Company President’s Testimony On Lost Profits Inadmissible As Speculative For a New Product

In a contract dispute, lay testimony of company president’s about lost profits was excluded under FRE 701 as not founded on personal knowledge or experience for a complex market involving a product that had never been sold, in Von der Ruhr v. Immtech Intern., Inc., 570 F.3d 858 (7th Cir. June 30, 2009) (No. 08-1496, 08-1956, 08-1971)

Generally, a business owner is permitted to provide lay testimony about lost profits based on his or her personal knowledge of the business operations. A recent case shows that this rule does not permit lay testimony matters lacking a sufficient basis for personal knowledge, such as a new product in a complex market.

In the case, plaintiff Von der Ruhr founded a number of medical technologies, including Septech, Inc., and Immtech, Inc. Immtech had developed and patented a modified human protein (mCRP) which it believed could help treat the sepsis disease. Septech claimed to hold an assignment of rights for the mCRP patent, including an exclusive right to license and purchase mCRP. Von der Ruhr served as the president of Septech. After Von der Ruhr resigned from Immtech, Septech tried to exercise its rights under the licensing agreement. Von der Ruhr sued Immtech for breaching his option contract to purchase Immtech stock. At trial, the district court excluded Von der Ruhr’s lay opinion testimony concerning anticipated lost profits from the licensing agreement, which he estimated was $42 discounted to their present value. The jury found breach of contract and tortious interference with an option contract. However, the company was unable to prove lost profits based on the exclusion of the company president’s testimony.

The Seventh Circuit affirmed the exclusion of the lost profit testimony. The circuit noted the general rule that lay opinion testimony of a company official may be used to show lost profits under FRE 701 when it is based on the personal knowledge of the company operations. See, e.g., Compania Administradora de Recuperacion de Activos Administradora de Fondos de Inversion Sociedad Anonima v. Titan Int’l, Inc., 533 F.3d 555, 560 (7th Cir. 2008) (lay testimony is permitted “only because that testimony is tied to [the witness’] personal knowledge . . . .”); FRE 701 ACN (noting a business owner may testify about anticipated profits when the lay opinion is based on his “knowledge and participation in the day-to-day affairs of [his] business”) (quoting Lightning Lube, Inc. v. Witco Corp., 4 F.3d 1153 (3d Cir. 1993)). The circuit framed the burden for the plaintiff on the issue:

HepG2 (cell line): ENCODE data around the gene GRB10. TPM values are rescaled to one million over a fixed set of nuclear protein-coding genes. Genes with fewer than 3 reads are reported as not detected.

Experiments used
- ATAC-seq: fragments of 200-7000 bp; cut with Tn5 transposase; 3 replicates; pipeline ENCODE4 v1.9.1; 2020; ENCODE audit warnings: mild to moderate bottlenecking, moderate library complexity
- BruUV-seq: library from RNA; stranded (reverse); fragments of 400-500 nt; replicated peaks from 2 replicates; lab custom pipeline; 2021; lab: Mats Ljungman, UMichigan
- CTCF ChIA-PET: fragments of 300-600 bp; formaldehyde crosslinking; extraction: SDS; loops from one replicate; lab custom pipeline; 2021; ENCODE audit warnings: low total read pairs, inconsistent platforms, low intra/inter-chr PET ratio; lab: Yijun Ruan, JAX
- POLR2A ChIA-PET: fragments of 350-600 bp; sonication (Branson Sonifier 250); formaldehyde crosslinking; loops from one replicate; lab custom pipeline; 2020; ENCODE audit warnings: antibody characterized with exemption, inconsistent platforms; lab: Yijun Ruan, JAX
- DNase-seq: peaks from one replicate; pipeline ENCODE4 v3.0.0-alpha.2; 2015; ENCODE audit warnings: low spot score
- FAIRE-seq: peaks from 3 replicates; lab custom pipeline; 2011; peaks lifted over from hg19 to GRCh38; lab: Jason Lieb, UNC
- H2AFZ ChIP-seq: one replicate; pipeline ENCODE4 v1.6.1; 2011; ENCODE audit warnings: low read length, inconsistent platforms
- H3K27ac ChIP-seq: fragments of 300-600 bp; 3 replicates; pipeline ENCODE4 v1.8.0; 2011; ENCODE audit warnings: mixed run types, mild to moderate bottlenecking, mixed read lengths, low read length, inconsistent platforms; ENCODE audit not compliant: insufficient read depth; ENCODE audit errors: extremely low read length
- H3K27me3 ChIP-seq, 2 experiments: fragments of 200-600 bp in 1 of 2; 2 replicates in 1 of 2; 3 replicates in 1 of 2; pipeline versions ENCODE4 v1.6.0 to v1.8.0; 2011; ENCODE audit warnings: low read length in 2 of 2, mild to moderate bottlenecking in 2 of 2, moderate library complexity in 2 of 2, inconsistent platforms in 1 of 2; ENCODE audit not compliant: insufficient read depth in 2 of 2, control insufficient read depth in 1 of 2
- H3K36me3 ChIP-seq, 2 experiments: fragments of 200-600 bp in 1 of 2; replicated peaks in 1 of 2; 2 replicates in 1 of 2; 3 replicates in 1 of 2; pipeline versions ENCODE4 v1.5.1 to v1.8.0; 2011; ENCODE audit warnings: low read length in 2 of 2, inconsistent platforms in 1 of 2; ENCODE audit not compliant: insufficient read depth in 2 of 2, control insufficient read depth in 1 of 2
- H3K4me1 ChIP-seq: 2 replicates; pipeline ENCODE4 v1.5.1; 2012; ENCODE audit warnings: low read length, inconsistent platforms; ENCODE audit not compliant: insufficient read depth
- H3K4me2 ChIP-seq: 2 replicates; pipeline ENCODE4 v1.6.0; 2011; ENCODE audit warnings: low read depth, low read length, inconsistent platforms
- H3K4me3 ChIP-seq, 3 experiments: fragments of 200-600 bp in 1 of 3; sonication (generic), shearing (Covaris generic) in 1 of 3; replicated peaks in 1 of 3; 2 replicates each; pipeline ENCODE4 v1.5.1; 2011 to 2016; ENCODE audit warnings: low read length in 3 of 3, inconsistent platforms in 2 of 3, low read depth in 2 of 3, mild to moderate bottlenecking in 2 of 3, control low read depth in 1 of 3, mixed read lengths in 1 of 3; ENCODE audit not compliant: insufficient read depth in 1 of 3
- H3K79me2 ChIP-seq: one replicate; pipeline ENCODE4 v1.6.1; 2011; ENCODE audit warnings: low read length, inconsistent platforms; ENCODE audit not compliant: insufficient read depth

“Septech attempts a difficult task in this case: (1) to prove lost profits damages (2) in a complex market (3) from a product that has never been sold (4) without any expert testimony. And on appeal it is burdened with the additional weight of (5) proving that the district court’s decision on this issue was an abuse of discretion.”
Von der Ruhr, 570 F.3d at 862. The plaintiff failed to show sufficient personal knowledge to support the lost profits with lay testimony. The market for the product was not yet established and there were too many contingencies yet to be established:
“[H]e intended to testify to his expectation of millions of dollars in profits from a brand new drug, which had not been approved by the FDA, which still needed a corporate partner, and for which no competitive market analysis had been conducted. It is difficult to imagine how anyone in this situation could possess the necessary personal knowledge to give a useful lay opinion based on his perception and it is clear that Von der Ruhr did not have such knowledge.

The company president’s familiarity with licensing agreements may have permitted him to “explain how a licensing model is designed to work once a corporate partner is found” but this background “did not give Von der Ruhr any insight into whether a major pharmaceutical company would have entered into a licensing agreement with Septech for this new sepsis drug.” Von der Ruhr, 570 F.3d at 863.

Significantly, the Seventh Circuit clarified that it was not holding that expert testimony must be offered to established lost profits. Instead, the circuit concluded that the lay testimony offered was inadequate: “we merely observe that Von der Ruhr was not the appropriate agent to introduce this evidence.” Von der Ruhr, 570 F.3d at 865 n.3.

For a prior post concerning the admissibility of lost profit lay testimony, see Lost Profit Lay Testimony By Company President Was Inadmissible Absent Showing Of Its Objective Basis.

Federal Rules of Evidence